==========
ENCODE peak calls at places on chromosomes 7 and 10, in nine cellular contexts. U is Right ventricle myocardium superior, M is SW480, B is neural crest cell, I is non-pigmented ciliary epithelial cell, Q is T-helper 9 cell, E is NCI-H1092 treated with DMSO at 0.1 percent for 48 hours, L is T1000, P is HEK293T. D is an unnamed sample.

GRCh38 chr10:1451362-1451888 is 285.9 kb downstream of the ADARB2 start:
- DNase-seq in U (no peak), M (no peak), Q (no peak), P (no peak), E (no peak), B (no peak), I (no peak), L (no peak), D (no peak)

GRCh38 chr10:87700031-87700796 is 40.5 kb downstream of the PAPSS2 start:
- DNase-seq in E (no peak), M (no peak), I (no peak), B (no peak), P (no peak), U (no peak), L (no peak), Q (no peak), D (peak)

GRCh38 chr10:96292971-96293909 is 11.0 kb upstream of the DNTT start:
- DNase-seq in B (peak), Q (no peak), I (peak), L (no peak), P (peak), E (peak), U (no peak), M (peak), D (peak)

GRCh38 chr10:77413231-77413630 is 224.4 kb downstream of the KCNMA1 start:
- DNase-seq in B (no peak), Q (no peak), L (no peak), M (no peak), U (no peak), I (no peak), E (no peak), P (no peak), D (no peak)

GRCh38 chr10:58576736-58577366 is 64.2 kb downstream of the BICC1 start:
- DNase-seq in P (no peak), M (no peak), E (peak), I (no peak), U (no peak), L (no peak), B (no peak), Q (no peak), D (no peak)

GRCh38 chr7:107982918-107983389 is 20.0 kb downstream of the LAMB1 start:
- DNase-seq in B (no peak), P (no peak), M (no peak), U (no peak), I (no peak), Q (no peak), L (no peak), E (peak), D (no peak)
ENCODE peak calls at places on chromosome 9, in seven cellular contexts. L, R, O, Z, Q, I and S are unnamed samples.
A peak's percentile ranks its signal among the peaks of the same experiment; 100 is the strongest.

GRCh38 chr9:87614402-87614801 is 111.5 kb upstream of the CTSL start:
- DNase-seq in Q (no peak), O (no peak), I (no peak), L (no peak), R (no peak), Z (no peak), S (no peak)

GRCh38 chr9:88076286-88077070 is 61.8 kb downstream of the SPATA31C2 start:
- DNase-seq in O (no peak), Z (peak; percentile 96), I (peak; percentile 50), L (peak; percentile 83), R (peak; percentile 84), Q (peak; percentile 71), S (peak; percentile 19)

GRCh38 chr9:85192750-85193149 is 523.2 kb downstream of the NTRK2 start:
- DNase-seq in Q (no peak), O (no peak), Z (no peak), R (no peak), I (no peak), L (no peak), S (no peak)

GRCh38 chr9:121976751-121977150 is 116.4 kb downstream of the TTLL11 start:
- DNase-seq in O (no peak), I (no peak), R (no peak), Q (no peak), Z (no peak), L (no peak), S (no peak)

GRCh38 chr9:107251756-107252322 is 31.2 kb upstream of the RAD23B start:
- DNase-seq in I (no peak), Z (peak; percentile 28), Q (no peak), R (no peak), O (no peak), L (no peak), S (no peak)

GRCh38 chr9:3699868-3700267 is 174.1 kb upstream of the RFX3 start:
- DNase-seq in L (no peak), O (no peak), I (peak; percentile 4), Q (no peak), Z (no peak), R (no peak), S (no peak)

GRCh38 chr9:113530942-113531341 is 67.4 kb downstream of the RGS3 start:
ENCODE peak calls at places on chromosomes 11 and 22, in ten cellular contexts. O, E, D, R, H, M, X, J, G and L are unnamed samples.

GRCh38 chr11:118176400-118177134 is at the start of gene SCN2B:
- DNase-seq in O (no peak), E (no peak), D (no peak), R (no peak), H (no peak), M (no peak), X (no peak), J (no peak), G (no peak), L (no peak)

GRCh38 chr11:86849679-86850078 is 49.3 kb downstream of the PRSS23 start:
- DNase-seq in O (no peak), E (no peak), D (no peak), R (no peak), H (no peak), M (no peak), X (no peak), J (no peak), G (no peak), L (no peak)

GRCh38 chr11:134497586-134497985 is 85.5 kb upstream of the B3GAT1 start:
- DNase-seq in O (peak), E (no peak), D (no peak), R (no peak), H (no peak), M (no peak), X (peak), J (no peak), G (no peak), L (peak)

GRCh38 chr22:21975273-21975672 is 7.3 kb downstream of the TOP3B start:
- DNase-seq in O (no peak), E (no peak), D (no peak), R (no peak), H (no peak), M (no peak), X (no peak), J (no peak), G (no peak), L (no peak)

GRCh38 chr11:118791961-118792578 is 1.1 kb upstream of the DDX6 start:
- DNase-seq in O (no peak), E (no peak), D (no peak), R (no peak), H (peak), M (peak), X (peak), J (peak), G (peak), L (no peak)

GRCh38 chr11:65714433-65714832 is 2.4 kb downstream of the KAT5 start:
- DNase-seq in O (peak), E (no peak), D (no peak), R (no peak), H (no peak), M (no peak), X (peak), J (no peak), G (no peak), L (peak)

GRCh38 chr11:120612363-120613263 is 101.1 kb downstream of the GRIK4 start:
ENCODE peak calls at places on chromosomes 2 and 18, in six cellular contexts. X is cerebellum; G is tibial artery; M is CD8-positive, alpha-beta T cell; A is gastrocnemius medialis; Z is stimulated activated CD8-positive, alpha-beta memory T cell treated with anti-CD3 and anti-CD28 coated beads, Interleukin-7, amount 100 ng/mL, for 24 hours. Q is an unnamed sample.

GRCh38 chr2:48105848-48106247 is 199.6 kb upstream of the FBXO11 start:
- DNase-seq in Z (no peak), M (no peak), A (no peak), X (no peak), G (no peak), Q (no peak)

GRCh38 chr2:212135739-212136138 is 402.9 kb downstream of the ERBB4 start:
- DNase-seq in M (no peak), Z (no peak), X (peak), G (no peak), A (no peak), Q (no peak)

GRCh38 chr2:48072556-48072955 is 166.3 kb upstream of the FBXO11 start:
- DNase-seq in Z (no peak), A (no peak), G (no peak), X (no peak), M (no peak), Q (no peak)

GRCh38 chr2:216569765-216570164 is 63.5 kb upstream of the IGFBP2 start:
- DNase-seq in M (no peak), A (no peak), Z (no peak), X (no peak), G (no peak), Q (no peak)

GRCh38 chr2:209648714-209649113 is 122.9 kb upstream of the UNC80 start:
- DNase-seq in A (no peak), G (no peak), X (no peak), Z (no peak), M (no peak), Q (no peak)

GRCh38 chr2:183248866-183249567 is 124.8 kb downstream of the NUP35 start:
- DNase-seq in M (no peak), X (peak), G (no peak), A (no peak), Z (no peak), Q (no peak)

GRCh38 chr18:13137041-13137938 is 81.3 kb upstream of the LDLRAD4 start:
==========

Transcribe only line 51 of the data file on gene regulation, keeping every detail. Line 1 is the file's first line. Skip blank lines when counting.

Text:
- DNase-seq in M (no peak), A (no peak), Z (no peak), X (no peak), G (no peak), Q (no peak)